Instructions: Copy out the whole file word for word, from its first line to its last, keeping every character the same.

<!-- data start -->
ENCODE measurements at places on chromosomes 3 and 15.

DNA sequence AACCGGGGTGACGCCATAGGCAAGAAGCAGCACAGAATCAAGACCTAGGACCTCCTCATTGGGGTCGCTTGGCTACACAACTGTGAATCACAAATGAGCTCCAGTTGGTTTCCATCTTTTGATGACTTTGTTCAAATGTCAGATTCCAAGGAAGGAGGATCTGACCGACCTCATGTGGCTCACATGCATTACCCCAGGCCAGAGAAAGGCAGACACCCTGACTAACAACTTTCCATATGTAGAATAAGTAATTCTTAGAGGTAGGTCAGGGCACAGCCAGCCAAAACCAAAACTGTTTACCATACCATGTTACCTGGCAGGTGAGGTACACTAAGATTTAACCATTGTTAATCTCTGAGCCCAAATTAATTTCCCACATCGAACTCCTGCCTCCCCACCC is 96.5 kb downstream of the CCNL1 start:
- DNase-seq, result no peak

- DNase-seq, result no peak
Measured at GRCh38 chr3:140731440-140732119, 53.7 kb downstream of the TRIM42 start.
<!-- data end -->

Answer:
ENCODE measurements at places on chromosomes 3 and 15.

DNA sequence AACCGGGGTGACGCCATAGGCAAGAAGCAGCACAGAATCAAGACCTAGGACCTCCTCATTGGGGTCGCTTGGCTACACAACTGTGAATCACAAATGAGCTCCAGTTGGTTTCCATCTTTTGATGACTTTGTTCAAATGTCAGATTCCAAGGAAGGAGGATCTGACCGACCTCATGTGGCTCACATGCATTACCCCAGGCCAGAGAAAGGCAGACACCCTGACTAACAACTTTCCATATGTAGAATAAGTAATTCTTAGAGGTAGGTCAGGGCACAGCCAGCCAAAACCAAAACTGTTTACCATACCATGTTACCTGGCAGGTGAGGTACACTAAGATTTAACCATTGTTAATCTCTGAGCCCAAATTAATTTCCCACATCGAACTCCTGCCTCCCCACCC is 96.5 kb downstream of the CCNL1 start:
- DNase-seq, result no peak

- DNase-seq, result no peak
Measured at GRCh38 chr3:140731440-140732119, 53.7 kb downstream of the TRIM42 start.